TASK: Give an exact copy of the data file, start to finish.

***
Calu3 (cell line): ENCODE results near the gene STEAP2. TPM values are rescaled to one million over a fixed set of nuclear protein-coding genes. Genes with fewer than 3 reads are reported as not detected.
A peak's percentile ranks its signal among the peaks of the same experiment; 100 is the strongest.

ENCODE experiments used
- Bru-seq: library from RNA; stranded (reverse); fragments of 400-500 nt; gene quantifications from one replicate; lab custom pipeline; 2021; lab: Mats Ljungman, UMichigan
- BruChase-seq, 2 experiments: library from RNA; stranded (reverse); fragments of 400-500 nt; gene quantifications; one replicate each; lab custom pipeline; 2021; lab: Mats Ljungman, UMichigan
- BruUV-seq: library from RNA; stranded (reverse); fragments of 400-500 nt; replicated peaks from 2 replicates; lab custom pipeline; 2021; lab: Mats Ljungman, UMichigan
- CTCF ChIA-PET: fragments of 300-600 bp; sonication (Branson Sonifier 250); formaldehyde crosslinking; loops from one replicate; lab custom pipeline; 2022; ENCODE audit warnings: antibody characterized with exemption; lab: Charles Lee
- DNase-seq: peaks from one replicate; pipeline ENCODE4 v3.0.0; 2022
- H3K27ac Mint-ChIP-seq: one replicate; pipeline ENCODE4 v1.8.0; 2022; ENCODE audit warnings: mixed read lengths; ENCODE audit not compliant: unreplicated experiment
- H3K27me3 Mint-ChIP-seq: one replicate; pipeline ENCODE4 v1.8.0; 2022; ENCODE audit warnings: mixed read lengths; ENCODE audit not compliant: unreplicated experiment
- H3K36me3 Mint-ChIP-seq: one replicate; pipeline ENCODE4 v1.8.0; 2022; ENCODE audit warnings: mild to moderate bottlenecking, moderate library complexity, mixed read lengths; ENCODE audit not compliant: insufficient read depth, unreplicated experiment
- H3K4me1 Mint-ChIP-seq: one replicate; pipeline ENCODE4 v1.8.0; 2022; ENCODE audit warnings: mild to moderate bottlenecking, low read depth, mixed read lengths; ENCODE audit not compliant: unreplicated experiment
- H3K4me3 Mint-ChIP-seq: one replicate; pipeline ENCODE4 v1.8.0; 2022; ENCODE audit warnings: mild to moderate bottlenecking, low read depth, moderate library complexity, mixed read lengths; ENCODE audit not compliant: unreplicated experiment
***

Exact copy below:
Calu3 (cell line): ENCODE results near the gene STEAP2. TPM values are rescaled to one million over a fixed set of nuclear protein-coding genes. Genes with fewer than 3 reads are reported as not detected.
A peak's percentile ranks its signal among the peaks of the same experiment; 100 is the strongest.

ENCODE experiments used
- Bru-seq: library from RNA; stranded (reverse); fragments of 400-500 nt; gene quantifications from one replicate; lab custom pipeline; 2021; lab: Mats Ljungman, UMichigan
- BruChase-seq, 2 experiments: library from RNA; stranded (reverse); fragments of 400-500 nt; gene quantifications; one replicate each; lab custom pipeline; 2021; lab: Mats Ljungman, UMichigan
- BruUV-seq: library from RNA; stranded (reverse); fragments of 400-500 nt; replicated peaks from 2 replicates; lab custom pipeline; 2021; lab: Mats Ljungman, UMichigan
- CTCF ChIA-PET: fragments of 300-600 bp; sonication (Branson Sonifier 250); formaldehyde crosslinking; loops from one replicate; lab custom pipeline; 2022; ENCODE audit warnings: antibody characterized with exemption; lab: Charles Lee
- DNase-seq: peaks from one replicate; pipeline ENCODE4 v3.0.0; 2022
- H3K27ac Mint-ChIP-seq: one replicate; pipeline ENCODE4 v1.8.0; 2022; ENCODE audit warnings: mixed read lengths; ENCODE audit not compliant: unreplicated experiment
- H3K27me3 Mint-ChIP-seq: one replicate; pipeline ENCODE4 v1.8.0; 2022; ENCODE audit warnings: mixed read lengths; ENCODE audit not compliant: unreplicated experiment
- H3K36me3 Mint-ChIP-seq: one replicate; pipeline ENCODE4 v1.8.0; 2022; ENCODE audit warnings: mild to moderate bottlenecking, moderate library complexity, mixed read lengths; ENCODE audit not compliant: insufficient read depth, unreplicated experiment
- H3K4me1 Mint-ChIP-seq: one replicate; pipeline ENCODE4 v1.8.0; 2022; ENCODE audit warnings: mild to moderate bottlenecking, low read depth, mixed read lengths; ENCODE audit not compliant: unreplicated experiment
- H3K4me3 Mint-ChIP-seq: one replicate; pipeline ENCODE4 v1.8.0; 2022; ENCODE audit warnings: mild to moderate bottlenecking, low read depth, moderate library complexity, mixed read lengths; ENCODE audit not compliant: unreplicated experiment